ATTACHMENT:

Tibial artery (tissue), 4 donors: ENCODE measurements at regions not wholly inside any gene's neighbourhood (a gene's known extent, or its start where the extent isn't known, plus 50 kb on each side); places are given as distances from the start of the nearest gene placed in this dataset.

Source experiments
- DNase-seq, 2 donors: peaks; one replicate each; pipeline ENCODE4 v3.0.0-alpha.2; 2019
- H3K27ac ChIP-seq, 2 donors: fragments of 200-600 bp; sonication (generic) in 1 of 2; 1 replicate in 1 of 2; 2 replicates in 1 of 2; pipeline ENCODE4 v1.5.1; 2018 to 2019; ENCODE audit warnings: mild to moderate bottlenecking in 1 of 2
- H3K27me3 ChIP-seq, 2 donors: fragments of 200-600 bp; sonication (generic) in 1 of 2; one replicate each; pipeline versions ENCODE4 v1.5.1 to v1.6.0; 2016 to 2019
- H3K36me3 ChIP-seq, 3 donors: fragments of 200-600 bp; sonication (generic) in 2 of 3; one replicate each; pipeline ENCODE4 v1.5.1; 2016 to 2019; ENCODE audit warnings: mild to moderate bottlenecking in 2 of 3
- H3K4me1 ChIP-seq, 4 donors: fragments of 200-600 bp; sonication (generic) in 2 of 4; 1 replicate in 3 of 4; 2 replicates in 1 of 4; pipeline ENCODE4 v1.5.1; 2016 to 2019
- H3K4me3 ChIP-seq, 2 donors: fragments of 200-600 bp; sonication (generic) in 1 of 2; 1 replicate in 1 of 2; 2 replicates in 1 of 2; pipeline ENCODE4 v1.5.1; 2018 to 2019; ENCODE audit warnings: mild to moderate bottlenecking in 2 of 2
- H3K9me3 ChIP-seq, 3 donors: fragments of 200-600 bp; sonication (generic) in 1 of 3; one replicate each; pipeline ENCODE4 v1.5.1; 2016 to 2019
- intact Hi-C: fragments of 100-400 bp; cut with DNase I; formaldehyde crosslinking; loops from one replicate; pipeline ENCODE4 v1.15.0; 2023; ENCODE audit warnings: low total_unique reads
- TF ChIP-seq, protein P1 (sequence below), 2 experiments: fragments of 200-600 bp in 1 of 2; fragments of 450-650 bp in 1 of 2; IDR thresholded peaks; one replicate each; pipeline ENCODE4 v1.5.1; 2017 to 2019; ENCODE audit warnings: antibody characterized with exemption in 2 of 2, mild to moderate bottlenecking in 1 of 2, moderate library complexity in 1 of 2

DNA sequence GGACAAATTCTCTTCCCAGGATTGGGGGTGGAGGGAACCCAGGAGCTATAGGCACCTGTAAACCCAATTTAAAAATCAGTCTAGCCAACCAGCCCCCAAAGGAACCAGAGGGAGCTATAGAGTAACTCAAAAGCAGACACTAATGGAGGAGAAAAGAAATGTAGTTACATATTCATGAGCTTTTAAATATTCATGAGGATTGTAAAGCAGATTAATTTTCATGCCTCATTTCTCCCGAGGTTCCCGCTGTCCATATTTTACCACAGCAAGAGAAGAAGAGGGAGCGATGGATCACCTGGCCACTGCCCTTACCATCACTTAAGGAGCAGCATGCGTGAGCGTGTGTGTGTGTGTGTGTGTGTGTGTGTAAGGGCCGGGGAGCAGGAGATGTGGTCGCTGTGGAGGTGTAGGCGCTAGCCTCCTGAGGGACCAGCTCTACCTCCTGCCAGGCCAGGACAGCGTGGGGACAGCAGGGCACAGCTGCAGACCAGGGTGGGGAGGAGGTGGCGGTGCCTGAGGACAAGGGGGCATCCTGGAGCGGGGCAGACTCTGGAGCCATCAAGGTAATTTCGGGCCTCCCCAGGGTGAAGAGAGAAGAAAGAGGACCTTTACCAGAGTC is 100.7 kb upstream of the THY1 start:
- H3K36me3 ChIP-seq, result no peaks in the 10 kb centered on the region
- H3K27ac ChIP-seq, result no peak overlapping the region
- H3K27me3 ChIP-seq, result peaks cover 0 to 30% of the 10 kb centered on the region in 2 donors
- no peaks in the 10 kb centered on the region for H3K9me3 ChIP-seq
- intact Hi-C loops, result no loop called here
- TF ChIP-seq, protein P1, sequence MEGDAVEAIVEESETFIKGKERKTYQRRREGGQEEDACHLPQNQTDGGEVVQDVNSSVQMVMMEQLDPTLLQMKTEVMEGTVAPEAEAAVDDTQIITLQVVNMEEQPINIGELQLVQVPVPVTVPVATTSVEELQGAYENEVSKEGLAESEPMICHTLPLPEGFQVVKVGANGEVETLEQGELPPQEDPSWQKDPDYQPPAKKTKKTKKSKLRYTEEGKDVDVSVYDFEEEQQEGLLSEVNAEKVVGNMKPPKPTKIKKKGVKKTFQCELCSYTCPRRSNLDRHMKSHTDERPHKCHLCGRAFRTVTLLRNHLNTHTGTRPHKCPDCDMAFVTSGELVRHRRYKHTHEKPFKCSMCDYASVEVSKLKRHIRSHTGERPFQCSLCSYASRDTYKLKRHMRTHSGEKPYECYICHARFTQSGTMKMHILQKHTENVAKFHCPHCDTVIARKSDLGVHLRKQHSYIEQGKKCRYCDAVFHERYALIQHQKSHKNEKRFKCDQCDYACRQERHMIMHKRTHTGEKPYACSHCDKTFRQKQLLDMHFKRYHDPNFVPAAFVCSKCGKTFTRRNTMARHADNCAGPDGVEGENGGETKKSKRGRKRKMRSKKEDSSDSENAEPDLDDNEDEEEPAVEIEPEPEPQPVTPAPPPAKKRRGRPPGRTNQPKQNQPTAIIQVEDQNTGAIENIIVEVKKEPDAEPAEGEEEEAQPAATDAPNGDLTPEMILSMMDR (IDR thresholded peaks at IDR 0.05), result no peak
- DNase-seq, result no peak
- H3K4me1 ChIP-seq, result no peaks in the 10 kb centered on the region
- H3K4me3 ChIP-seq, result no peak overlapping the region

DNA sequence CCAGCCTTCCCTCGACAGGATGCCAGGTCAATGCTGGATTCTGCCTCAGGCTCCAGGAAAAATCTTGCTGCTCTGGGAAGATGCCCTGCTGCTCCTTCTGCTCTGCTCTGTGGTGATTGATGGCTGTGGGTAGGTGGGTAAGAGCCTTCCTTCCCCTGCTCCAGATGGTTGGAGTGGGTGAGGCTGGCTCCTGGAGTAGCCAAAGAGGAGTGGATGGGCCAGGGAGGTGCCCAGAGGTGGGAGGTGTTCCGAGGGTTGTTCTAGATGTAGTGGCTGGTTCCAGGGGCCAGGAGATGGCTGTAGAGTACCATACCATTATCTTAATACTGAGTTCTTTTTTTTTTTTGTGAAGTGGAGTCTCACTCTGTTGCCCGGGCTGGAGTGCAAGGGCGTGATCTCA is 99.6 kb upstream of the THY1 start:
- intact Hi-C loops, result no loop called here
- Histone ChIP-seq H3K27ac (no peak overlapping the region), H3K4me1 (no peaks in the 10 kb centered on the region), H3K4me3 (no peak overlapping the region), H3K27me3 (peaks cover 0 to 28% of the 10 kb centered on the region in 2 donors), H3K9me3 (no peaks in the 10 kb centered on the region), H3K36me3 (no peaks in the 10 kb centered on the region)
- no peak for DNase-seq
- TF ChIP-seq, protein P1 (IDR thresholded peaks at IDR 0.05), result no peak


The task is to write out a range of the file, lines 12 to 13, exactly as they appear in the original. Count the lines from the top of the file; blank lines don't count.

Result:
DNA sequence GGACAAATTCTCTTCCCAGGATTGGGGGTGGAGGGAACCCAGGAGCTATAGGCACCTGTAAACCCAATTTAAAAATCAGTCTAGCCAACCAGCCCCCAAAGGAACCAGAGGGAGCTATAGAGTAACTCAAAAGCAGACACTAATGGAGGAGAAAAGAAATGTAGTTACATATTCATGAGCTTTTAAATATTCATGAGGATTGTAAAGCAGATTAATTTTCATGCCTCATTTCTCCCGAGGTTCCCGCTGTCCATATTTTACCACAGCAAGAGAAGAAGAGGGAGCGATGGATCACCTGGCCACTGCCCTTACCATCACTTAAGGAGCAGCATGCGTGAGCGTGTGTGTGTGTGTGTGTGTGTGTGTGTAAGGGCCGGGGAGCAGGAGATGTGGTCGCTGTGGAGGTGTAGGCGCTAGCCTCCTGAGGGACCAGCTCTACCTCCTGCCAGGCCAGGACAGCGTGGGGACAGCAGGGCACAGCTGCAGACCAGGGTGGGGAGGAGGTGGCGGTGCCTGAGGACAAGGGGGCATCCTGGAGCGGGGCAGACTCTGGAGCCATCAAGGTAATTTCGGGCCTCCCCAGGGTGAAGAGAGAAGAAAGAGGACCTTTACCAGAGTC is 100.7 kb upstream of the THY1 start:
- H3K36me3 ChIP-seq, result no peaks in the 10 kb centered on the region